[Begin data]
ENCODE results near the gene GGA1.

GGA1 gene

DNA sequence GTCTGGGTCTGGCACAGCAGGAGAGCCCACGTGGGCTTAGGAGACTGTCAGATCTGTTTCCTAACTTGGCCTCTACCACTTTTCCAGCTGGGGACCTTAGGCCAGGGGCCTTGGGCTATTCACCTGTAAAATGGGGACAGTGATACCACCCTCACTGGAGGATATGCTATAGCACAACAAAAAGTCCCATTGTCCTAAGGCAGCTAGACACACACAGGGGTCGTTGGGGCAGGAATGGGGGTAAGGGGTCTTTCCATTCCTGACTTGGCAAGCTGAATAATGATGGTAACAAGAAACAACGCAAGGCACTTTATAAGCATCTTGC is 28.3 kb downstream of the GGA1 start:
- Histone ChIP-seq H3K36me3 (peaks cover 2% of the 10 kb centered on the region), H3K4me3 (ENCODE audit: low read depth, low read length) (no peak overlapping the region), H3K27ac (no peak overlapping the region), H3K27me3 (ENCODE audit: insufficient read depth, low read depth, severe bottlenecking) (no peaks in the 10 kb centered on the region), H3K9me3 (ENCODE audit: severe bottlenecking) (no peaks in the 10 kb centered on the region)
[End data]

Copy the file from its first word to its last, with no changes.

ENCODE results near the gene GGA1.

GGA1 gene

DNA sequence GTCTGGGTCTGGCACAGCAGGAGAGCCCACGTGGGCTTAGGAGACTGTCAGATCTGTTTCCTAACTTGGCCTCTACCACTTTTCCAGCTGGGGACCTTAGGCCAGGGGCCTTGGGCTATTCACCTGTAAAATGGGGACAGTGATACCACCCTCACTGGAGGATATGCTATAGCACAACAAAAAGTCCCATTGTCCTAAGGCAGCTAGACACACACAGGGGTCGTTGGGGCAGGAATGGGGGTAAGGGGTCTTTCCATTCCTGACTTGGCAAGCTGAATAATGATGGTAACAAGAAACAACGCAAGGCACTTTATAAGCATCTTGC is 28.3 kb downstream of the GGA1 start:
- Histone ChIP-seq H3K36me3 (peaks cover 2% of the 10 kb centered on the region), H3K4me3 (ENCODE audit: low read depth, low read length) (no peak overlapping the region), H3K27ac (no peak overlapping the region), H3K27me3 (ENCODE audit: insufficient read depth, low read depth, severe bottlenecking) (no peaks in the 10 kb centered on the region), H3K9me3 (ENCODE audit: severe bottlenecking) (no peaks in the 10 kb centered on the region)